Close this search box.

Learning to Listen, The Sound of Silence

Katherine Hoover | September 2018

    Simon and Garfunkel’s first big hit from their first successful album, The Sound of Silence (1964) begins “Hello darkness, my old friend.” The song is easily found on YouTube, both in the original version, with two voices and acoustic guitar, and several later arrangements, including one by Sting.      The original lyrics were somewhat complex and thoughtful and come from a time when telephones were attached to the wall, there were no computers, no Instagram, no Facebook. People did research using encyclopedias and wrote papers on typewriters. In those days to find quiet, it was easy to close a door, go to a nearby park, or a library.
    Today, we live in a clamorous, noisy time. One can hardly go into a public place without hearing piped-in sounds, designed to manipulate listeners into constantly buying, eating, feeling, walking. Then there are the ubiquitous phones and earbuds. For many people, silence has become something rare or even to be avoided. Constant sound and chatter are necessary to many to feel comfortable. 

Exploring Silence
    So how can someone who aspires to be a fine musician learn to listen, hear and play with individuality and finesse in this cacophonous environment? The answer is in the sound of silence. Silence is golden – seek it, sink into it and enjoy it. Learn to listen to your own thoughts with interest and respect. (Put your phone and earbuds far enough away so you cannot hear or sense them at all.) If this is difficult, start with a 10-minute break from electronic devices and noise. After a few sessions you will lose some surface chatter and begin to hear things that may surprise you. As more ideas and feelings come to the surface, you will realize how aware and thoughtful your mind is. After a few days you might be able to stretch the time to 15 minutes.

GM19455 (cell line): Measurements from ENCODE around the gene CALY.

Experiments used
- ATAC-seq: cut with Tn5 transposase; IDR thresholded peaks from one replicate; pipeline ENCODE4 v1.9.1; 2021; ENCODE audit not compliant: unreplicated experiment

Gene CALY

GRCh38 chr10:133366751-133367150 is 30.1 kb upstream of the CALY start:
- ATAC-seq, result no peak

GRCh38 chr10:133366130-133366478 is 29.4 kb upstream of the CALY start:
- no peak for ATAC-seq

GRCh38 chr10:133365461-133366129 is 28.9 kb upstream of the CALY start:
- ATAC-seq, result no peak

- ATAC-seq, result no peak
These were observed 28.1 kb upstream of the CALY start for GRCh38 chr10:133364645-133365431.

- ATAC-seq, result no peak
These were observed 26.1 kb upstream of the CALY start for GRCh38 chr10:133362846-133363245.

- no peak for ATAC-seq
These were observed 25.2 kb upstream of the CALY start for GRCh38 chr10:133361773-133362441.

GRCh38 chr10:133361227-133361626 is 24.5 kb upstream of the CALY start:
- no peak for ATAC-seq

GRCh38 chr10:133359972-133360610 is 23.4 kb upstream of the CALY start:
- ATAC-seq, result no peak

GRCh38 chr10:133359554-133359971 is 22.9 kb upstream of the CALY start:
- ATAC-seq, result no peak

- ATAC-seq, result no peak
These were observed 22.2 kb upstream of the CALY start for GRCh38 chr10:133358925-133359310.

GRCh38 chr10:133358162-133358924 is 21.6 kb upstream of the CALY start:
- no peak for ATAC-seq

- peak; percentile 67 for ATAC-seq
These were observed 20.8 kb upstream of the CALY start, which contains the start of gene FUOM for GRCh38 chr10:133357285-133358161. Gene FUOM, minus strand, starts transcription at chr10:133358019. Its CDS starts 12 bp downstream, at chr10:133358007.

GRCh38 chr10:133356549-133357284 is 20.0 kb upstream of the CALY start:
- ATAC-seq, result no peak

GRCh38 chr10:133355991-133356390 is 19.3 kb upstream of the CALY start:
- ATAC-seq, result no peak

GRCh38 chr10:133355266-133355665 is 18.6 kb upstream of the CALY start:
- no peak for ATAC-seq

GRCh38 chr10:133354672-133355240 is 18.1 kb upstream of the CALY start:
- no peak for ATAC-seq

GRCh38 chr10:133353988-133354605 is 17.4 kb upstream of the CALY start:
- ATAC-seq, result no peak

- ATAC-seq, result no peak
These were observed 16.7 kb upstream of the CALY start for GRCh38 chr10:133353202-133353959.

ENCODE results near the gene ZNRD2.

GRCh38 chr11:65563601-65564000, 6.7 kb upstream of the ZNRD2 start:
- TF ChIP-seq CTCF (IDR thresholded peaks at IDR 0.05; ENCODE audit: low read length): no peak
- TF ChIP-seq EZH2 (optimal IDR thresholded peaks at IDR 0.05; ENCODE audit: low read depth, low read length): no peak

When you are comfortable with the silence, read a poem out loud and then take time to think about it. What is the most important idea? Is there a climax, a special thought, or a surprise? How would you emphasize that? Consider the tempo, the spaces, the rhythm. Read it again and record it. Then listen and repeat till satisfied. 
    Find a favorite solo piece, preferably one with some rhythmic freedom. (For flutists, Syrinx is great choice.) Listen to it and consider the silences. What happens if they are too long or too short? Pick up your instrument and experiment with the pauses. What happens when you lengthen or shorten them? What happens if you play the phrase differently? Then see what happens if you move from a small room to a large hall or from a dry space to a resonant acoustic one. Do the tempi and the pauses stay the same? Try this with other pieces as well. 
    Take a solo piece you would like to learn. Your job is to make it come alive; to take the marks on the page and turn them into living sounds. Do not listen to any recordings or performances of this piece. Rather, stay in your silence and play one phrase. When you can play it the way you would really like to hear it, go on to the next phrase. Continue adding phrases until the end. Now, if at this point, you hear someone else’s interpretation and it is not just the same as yours, stick with your own ideas. Don’t imitate. If, after careful consideration, you decide a certain phrase or detail is better than what you worked out, figure out why. This is how you grow as a musician. 

Attending Concerts
    As you attend performances to hear famous works and to experience new sounds and styles, talk with your friends about what you expect to hear and what you think will be your favorite pieces of those you do not yet know. Chances are you will learn something about the program. (If you must take your phone, turn it off before you enter the hall, and leave it off until the concert is over.
    The sounds and combinations, be it orchestral, chamber music, or vocal, will often surprise you with their richness and variety. During the music, notice what moves you, and, if there are stretches that you do not care for, try to figure out why. Intermission is a good time to compare notes with your companions. 
    Learning to listen is an important skill for anyone, but particularly valuable for those planning to spend major time and effort with music. “The sound of silence” is more than a quote from the past; it is a key to hearing yourself and learning and developing taste and skills to successfully present musical materials from the ancient past to the works of today.